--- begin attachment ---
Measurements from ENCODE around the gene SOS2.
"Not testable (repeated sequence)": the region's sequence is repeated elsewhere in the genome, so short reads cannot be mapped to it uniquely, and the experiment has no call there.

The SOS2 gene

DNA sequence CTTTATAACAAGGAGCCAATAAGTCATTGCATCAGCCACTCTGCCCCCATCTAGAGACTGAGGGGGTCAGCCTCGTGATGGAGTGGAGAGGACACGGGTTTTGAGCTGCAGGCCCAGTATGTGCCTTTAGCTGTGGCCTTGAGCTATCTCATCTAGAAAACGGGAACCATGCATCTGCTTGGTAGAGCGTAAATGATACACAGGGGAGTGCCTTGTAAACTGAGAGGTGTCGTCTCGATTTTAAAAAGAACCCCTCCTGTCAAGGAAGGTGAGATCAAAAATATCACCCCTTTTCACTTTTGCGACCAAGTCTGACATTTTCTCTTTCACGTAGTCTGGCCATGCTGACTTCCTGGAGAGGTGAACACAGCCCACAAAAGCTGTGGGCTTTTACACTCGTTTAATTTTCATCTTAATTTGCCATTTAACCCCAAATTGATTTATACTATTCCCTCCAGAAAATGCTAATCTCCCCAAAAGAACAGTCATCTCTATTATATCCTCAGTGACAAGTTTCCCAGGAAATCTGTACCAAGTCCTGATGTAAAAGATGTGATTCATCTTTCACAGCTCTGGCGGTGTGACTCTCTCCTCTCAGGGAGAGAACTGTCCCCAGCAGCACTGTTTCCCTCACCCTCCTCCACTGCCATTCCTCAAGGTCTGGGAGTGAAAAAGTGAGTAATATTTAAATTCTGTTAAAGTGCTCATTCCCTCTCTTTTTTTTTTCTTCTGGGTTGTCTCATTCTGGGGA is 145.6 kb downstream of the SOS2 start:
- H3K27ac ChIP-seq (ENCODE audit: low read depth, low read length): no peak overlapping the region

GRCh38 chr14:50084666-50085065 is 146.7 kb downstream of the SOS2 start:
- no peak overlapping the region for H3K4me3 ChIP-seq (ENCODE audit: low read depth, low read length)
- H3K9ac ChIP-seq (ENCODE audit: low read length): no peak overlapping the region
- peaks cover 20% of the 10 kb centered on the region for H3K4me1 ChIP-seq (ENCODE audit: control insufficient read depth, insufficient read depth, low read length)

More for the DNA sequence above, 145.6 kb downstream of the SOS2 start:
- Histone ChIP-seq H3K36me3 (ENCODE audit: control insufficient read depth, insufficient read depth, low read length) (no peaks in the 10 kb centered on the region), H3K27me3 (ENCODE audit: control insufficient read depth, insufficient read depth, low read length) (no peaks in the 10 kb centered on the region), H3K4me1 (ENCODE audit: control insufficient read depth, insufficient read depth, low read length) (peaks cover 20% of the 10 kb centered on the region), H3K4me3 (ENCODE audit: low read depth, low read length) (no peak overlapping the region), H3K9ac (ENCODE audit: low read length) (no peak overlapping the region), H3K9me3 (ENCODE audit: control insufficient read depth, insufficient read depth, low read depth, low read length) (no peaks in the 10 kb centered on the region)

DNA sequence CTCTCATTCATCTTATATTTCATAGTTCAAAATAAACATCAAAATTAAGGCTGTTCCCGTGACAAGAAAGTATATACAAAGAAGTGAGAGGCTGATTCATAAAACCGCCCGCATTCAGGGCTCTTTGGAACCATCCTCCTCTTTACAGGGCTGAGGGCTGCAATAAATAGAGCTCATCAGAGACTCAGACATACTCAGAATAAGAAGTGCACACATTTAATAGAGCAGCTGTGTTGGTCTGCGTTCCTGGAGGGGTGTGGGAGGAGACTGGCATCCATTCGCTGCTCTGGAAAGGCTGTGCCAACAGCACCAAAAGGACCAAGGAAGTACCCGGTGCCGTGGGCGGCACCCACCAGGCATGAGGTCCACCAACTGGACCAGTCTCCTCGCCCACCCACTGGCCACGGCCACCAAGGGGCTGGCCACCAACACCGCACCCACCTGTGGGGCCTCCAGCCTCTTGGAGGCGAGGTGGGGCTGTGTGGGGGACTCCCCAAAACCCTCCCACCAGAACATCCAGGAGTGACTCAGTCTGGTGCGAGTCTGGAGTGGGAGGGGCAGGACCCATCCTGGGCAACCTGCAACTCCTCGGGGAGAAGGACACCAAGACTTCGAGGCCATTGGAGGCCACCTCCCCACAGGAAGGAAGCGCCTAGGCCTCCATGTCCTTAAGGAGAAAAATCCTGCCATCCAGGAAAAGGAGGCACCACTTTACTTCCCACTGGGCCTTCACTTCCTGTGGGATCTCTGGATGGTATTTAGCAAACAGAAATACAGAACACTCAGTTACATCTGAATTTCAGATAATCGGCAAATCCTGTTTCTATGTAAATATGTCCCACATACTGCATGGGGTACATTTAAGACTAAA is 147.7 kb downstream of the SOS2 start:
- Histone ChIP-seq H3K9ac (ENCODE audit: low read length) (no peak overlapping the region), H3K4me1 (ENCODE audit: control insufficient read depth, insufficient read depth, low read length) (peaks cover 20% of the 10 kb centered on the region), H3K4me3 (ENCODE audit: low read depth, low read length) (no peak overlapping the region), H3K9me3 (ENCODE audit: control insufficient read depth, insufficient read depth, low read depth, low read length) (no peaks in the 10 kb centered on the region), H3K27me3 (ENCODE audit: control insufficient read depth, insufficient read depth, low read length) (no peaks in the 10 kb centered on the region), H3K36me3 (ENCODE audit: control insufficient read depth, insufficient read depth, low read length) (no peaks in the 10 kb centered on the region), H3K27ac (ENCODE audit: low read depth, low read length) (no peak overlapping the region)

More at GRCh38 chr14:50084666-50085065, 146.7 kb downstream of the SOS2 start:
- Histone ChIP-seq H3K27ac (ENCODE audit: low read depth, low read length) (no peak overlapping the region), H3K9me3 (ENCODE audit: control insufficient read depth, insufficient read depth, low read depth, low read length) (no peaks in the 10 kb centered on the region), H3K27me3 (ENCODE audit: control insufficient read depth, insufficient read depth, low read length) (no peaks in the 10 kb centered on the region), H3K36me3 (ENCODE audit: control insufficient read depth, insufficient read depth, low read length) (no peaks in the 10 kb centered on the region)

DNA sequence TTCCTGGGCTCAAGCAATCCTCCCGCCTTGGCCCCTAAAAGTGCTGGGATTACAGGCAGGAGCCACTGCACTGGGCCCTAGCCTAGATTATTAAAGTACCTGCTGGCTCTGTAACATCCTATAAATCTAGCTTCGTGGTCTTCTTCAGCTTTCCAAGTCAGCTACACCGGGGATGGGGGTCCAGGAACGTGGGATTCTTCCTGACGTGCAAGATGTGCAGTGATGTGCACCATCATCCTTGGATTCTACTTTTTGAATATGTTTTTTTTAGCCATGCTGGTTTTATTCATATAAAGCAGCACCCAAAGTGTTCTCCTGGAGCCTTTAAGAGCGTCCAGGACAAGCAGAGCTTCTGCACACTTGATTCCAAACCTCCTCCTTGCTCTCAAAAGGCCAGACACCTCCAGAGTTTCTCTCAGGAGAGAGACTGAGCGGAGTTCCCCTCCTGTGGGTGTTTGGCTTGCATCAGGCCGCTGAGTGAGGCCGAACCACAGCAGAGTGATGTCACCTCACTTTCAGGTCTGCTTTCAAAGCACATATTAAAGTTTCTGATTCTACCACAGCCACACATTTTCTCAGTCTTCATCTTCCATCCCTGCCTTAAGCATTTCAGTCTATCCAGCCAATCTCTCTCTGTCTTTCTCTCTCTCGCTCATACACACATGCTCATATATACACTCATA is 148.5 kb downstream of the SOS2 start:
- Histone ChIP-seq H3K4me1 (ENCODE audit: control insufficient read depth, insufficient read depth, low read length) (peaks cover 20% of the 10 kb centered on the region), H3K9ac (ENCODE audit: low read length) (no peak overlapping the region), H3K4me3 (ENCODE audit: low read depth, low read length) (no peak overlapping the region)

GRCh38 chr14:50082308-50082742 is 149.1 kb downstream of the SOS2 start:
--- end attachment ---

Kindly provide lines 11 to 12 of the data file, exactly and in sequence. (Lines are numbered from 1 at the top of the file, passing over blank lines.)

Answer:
- Histone ChIP-seq H3K36me3 (ENCODE audit: control insufficient read depth, insufficient read depth, low read length) (no peaks in the 10 kb centered on the region), H3K27me3 (ENCODE audit: control insufficient read depth, insufficient read depth, low read length) (no peaks in the 10 kb centered on the region), H3K4me1 (ENCODE audit: control insufficient read depth, insufficient read depth, low read length) (peaks cover 20% of the 10 kb centered on the region), H3K4me3 (ENCODE audit: low read depth, low read length) (no peak overlapping the region), H3K9ac (ENCODE audit: low read length) (no peak overlapping the region), H3K9me3 (ENCODE audit: control insufficient read depth, insufficient read depth, low read depth, low read length) (no peaks in the 10 kb centered on the region)

DNA sequence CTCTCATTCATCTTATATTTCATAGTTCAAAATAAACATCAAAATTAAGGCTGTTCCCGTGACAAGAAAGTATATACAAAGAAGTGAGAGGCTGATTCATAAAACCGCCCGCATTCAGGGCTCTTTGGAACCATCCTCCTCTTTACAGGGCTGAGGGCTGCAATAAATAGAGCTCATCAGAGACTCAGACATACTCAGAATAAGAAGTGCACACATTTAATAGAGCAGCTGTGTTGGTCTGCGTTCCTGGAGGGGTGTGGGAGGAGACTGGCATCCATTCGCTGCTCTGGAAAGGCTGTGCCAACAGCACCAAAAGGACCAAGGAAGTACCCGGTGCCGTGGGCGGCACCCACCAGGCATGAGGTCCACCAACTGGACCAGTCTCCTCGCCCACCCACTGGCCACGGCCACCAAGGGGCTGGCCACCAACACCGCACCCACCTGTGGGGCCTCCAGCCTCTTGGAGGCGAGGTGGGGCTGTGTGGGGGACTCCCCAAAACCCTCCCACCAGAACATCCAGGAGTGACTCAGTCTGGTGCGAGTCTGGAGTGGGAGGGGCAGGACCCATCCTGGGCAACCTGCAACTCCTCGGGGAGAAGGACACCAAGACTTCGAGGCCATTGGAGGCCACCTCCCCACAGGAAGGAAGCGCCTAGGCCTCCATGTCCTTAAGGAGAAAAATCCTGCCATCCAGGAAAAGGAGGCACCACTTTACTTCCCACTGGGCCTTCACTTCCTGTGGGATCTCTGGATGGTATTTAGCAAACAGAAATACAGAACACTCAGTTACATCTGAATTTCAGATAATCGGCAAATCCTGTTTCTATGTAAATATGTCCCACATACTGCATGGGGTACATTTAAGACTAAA is 147.7 kb downstream of the SOS2 start: